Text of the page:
The auditorium was dark, hot and surprisingly somewhat full. I was just another grad student who had nothing to do on Friday night, so I went to the talent show.
The first act was, well–just okay. I debated for 10 minutes with leaving but then I heard Jerome would be singing. I knew then, what I had to do, I stayed for his song. I was curious, but if not for anything else, I stayed out of respect for him.
You see Jerome was a severely handicapped student at our university. He was also very old or at least in my opinion at that time in my life, he seemed old. He could barely speak (his words were loud and barely comprehendible) and he was immobile. He was wheeled around everywhere and was dependent on someone for every single area of his life. So I was very curious what he was going to perform. I don’t remember exactly what Jerome’s story was whether he was born this way or if he had suffered an accident that left him this way but all I knew was Jerome was full of life and he was loved on our campus.
He was rolled onto the stage in his very high tech wheel chair that kept his neck and arms in place. He sat there alone with the spotlight on him.
With no introduction, he began his song, “God sent His son…” and I got goosebumps all over. Those kinds of goosebumps that transcend past your body and open the flood gate of emotional rain down from your soul.
He bellowed from the depths of his soul, ” he lived and died to buy my pardon, an empty grave is there to prove my Savior lives…” it was a slur of words in song, but everyone knew exactly what he was saying.
Then with a long pause, he continued with the chorus. The veins popping from his neck and the passion written all over his face, he sweetly sang “because He lives I can face tomorrow, because He lives, all fear is gone, because I know he holds the future…”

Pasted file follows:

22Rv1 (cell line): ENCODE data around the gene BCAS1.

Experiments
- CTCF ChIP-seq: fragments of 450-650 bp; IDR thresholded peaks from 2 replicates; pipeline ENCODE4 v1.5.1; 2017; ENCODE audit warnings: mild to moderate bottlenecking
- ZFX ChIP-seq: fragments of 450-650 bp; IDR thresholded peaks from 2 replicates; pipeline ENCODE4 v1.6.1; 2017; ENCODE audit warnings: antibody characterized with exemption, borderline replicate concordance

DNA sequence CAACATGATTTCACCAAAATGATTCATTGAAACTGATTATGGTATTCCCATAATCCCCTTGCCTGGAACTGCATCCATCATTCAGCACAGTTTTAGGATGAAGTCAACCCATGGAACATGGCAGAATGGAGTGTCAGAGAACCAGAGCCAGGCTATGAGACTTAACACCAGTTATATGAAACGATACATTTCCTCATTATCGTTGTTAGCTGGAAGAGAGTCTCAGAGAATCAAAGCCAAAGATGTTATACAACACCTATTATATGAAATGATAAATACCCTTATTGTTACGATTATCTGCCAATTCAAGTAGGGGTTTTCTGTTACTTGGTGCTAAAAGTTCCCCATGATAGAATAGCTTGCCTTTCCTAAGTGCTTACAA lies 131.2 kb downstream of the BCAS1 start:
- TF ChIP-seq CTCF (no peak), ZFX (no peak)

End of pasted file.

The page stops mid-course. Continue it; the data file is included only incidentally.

Here was a man who depended on someone every minute of his life. He hadn’t been able to live a “normal” life, not even to go to the bathroom on his own and in his most humble state he clamored and claimed the promise his very existence depended on each day–“My savior lives. Because he lives, I can face tomorrow.” Or I should say the promise our very existence should depend on each day.
Then the auditorium got silent and you could hear the sniffling sweeping over the whole audience. Jeromes face shone with His glory and His truth echoed in the room not because we were hearing it but because we were seeing a life lived through each word that was slurred, “And life is worth the living just because he lives”.
I wasn’t aware, if any, of Jerome’s bouts of darkness as he struggled with his limitations in the stillness of the night, but I did know the smile he wore each day I passed him in the hall. With a huge grin on his face he sang what I would’ve considered the hardest stanza to sing, “And then one day I’ll cross the river, I’ll fight life’s final war with pain and then as death gives way to victory, I’ll see the lights of glory.”
Then before his song was over, to my surprise in his most clearest of words, he continued, “And I know He lives. Because He lives, I can face tomorrow.”
I’m weeping just recalling this day but I tell you Jerome’s song left an impression on my soul. To this day I can’t sing this song without getting teary eyed, as I picture his precious face looking toward heaven and his wheel chair rocking side to side. As he sang his body couldn’t keep still, his face shining forth looking toward heaven with a huge SMILE . He praised God with ALL his being, with all his heart he sang, “because I know He holds the future and life is worth the living just because he lives.
So, I don’t ever want to hear you say, I can’t sing.
Don’t ever. say. you can’t sing.
Don’t ever withhold your praise from Him.
My parents taught me this as I watched them at church and heard them bellow (not just sing), mind you, off key–with all their heart. Back then I observed them with much embarrassment but now it’s a testimony.
But still even with their example, up to that day, I would lip sync all of the songs at church because I was embarrassed by my off key voice. But no more lip syncing for me, not after the lesson Jerome taught me.
I don’t know if Jerome is still alive or not, but I tell this story in hopes that it encourages you to sing with all your heart to our Savior–because He lives.
Here’s one of my favorite artist singing this hymn–the words are also written in Spanish and English on this video. The violin strings playing in the background is simply beautiful. Because He Lives is an old but amazing hymn from the 1960’s, here’s a link to some history about the hymn.